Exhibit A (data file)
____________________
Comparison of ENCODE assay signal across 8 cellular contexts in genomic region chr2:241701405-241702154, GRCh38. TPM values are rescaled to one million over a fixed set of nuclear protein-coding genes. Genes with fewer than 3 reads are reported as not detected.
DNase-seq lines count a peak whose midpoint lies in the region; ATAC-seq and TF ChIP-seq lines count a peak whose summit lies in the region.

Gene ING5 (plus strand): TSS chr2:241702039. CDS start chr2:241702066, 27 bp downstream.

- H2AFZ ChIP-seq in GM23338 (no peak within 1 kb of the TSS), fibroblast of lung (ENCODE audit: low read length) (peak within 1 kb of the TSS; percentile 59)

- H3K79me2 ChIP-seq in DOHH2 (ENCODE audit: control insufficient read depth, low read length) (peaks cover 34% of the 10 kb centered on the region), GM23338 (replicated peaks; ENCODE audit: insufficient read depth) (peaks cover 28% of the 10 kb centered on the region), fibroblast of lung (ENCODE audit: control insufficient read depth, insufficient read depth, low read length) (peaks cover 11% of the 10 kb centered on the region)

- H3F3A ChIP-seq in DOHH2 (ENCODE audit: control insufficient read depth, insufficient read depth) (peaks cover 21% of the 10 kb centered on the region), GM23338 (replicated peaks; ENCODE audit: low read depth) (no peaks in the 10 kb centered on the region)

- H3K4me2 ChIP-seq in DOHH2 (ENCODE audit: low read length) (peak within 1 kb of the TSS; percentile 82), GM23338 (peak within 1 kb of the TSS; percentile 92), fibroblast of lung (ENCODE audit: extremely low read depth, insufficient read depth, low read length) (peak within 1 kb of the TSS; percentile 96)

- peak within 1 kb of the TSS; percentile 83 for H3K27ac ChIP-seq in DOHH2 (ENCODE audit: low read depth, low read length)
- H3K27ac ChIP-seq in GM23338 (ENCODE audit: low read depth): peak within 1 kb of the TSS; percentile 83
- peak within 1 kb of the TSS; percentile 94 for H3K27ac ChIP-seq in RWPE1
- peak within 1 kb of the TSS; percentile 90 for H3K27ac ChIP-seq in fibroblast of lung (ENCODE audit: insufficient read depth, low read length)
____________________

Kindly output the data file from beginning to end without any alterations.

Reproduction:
Comparison of ENCODE assay signal across 8 cellular contexts in genomic region chr2:241701405-241702154, GRCh38. TPM values are rescaled to one million over a fixed set of nuclear protein-coding genes. Genes with fewer than 3 reads are reported as not detected.
DNase-seq lines count a peak whose midpoint lies in the region; ATAC-seq and TF ChIP-seq lines count a peak whose summit lies in the region.

Gene ING5 (plus strand): TSS chr2:241702039. CDS start chr2:241702066, 27 bp downstream.

- H2AFZ ChIP-seq in GM23338 (no peak within 1 kb of the TSS), fibroblast of lung (ENCODE audit: low read length) (peak within 1 kb of the TSS; percentile 59)

- H3K79me2 ChIP-seq in DOHH2 (ENCODE audit: control insufficient read depth, low read length) (peaks cover 34% of the 10 kb centered on the region), GM23338 (replicated peaks; ENCODE audit: insufficient read depth) (peaks cover 28% of the 10 kb centered on the region), fibroblast of lung (ENCODE audit: control insufficient read depth, insufficient read depth, low read length) (peaks cover 11% of the 10 kb centered on the region)

- H3F3A ChIP-seq in DOHH2 (ENCODE audit: control insufficient read depth, insufficient read depth) (peaks cover 21% of the 10 kb centered on the region), GM23338 (replicated peaks; ENCODE audit: low read depth) (no peaks in the 10 kb centered on the region)

- H3K4me2 ChIP-seq in DOHH2 (ENCODE audit: low read length) (peak within 1 kb of the TSS; percentile 82), GM23338 (peak within 1 kb of the TSS; percentile 92), fibroblast of lung (ENCODE audit: extremely low read depth, insufficient read depth, low read length) (peak within 1 kb of the TSS; percentile 96)

- peak within 1 kb of the TSS; percentile 83 for H3K27ac ChIP-seq in DOHH2 (ENCODE audit: low read depth, low read length)
- H3K27ac ChIP-seq in GM23338 (ENCODE audit: low read depth): peak within 1 kb of the TSS; percentile 83
- peak within 1 kb of the TSS; percentile 94 for H3K27ac ChIP-seq in RWPE1
- peak within 1 kb of the TSS; percentile 90 for H3K27ac ChIP-seq in fibroblast of lung (ENCODE audit: insufficient read depth, low read length)